The Court has also considered the Defendant's Motion to Dismiss (ECF No. 10) and the Plaintiff's Response in Opposition thereto. ECF No. 13. A motion to dismiss pursuant to Fed.R.Civ.P. 12(b)(6) tests the sufficiency of the complaint. Edwards v. City of Goldsboro, 178 F.3d 231, 243 (4th Cir. 1999). To survive a motion to dismiss, "a complaint must contain sufficient factual matter, accepted as true, to state a claim to relief that is plausible on its face." Ashcroft v. Iqbal, 556 U.S. 662, 678 (2009) (internal quotations omitted). "A claim has facial plausibility when the plaintiff pleads factual content that allows the court to draw the reasonable inference that the defendant is liable for the misconduct alleged." Id .; see also Simmons & United Mortg. & Loan Inv., LLC, 634 F.3d 754, 768 (4th Cir. 2011) ("On a Rule 12(b)(6) motion, a complaint must be dismissed if it does not allege enough facts to state a claim to relief that is plausible on its face.") (quotation and emphasis omitted). "Thus, [i]n reviewing a motion to dismiss an action pursuant to Rule 12(b)(6)... [a court] must determine whether it is plausible that the factual allegations in the complaint are enough to raise a right to relief above the speculative level.'" Monroe v. City of Charlottesville, 579 F.3d 380, 386 (4th Cir. 2009) (quoting Andrew v. Clark, 561 F.3d 261, 266 (4th Cir. 2009)).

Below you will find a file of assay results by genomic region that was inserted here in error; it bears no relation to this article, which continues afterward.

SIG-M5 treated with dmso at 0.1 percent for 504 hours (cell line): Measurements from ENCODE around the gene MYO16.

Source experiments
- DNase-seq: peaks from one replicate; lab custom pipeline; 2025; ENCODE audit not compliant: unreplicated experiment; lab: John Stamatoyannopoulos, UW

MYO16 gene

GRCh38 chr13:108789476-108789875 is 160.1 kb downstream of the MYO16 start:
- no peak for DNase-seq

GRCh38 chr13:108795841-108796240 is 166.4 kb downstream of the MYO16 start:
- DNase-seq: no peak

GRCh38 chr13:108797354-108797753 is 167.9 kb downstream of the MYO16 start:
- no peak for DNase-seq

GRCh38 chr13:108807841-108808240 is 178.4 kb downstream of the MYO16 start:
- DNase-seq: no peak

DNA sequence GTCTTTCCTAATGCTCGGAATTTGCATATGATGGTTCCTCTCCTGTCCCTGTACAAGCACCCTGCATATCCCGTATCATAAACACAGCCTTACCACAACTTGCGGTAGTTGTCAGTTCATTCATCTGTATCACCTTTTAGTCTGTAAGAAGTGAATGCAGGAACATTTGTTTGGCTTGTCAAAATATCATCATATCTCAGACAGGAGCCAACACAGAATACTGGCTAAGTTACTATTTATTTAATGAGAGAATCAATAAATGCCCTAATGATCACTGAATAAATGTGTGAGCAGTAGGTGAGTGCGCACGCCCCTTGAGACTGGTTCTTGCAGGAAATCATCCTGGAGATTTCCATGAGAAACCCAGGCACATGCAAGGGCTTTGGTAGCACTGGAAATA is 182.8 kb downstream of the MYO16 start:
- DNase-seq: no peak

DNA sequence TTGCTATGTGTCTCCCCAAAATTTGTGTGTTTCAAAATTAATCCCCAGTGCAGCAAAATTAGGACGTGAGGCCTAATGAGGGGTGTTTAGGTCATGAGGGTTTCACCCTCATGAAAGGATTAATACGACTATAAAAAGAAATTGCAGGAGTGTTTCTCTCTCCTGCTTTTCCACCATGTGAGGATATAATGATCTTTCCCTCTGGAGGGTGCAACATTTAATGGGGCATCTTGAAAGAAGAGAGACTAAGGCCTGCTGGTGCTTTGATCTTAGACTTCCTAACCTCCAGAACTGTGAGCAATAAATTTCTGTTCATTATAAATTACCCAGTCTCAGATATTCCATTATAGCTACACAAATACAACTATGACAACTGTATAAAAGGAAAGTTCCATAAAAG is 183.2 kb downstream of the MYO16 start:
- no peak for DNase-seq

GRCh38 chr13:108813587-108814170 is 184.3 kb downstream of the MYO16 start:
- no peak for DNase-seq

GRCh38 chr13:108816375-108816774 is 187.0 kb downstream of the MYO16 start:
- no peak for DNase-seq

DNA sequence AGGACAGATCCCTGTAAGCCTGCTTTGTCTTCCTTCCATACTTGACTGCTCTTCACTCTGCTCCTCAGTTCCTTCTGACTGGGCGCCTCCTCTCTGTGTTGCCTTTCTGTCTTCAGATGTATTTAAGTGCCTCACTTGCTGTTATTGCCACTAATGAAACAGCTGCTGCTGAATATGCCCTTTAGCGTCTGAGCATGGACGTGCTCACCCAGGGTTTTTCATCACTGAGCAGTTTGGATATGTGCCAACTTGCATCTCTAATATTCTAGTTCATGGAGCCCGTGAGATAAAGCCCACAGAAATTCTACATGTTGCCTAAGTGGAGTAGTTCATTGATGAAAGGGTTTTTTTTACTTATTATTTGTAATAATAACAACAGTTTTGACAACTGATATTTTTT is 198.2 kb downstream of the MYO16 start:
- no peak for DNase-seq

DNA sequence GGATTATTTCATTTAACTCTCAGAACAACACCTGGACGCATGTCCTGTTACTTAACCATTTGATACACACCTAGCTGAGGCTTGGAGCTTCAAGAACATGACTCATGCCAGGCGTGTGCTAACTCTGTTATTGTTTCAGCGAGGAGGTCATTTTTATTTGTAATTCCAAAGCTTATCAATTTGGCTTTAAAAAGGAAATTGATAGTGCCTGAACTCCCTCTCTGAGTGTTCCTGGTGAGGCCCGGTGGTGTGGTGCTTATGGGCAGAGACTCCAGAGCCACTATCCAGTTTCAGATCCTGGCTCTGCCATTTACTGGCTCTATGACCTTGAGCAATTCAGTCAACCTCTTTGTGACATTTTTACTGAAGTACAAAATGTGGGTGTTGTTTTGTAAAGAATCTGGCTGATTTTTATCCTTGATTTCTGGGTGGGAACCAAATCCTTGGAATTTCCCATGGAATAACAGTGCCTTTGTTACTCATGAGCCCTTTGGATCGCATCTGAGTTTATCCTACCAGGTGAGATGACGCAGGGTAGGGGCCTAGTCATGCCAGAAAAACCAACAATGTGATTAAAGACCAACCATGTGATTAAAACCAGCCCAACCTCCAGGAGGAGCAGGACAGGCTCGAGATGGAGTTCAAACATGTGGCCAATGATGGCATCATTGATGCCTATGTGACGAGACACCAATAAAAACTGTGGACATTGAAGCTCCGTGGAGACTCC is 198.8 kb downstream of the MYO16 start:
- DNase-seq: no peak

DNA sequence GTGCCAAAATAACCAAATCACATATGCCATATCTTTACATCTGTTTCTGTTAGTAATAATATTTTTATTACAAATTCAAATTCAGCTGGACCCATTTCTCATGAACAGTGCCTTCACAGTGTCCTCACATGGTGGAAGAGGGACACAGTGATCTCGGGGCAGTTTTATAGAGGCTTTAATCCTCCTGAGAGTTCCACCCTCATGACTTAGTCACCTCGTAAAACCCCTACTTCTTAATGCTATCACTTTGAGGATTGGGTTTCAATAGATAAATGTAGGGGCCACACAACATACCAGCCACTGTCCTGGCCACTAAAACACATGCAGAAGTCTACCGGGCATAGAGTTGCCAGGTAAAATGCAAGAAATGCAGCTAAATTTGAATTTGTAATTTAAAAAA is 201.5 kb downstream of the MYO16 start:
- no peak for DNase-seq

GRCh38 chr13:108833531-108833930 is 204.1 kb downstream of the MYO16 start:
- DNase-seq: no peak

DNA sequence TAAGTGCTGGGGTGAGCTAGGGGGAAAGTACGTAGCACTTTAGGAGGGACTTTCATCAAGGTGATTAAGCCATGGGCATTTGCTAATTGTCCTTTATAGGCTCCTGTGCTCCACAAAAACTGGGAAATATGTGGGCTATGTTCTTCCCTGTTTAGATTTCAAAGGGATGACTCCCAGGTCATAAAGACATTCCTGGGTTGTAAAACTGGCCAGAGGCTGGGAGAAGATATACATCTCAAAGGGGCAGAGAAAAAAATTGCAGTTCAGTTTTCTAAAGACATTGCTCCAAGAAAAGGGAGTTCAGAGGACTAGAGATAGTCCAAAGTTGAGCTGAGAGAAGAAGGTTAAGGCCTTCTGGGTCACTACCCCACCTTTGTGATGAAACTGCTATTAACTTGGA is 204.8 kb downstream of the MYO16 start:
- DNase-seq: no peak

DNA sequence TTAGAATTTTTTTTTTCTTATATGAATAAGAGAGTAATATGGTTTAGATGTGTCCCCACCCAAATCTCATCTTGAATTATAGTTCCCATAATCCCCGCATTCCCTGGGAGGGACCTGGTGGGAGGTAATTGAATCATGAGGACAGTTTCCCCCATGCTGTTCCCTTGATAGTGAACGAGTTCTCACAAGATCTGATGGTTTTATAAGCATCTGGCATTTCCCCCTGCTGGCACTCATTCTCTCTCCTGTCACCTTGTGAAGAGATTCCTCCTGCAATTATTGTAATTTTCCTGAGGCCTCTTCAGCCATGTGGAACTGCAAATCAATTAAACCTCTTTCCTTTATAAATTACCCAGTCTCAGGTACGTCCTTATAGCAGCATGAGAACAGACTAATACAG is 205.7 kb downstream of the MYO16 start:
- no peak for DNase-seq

In this case, the Plaintiff has alleged sufficient facts to survive a motion to dismiss. A court must consider all well-pleaded allegations in a complaint as true, see Albright v. Oliver, 510 U.S. 266, 268 (1994), and must construe factual allegations "in the light most favorable to the plaintiff, " see Lambeth v. Bd. of Comm'rs of Davidson Cnty., 407 F.3d 266, 268 (4th Cir.2005). A pro se plaintiff is held to a "less stringent'" standard than a lawyer, and the Court must liberally construe a pro se plaintiff's complaint. Erickson v. Pardus, 551 U.S. 89, 94 (2007) (quoting Estelle v. Gamble, 429 U.S. 97, 106 (1976)).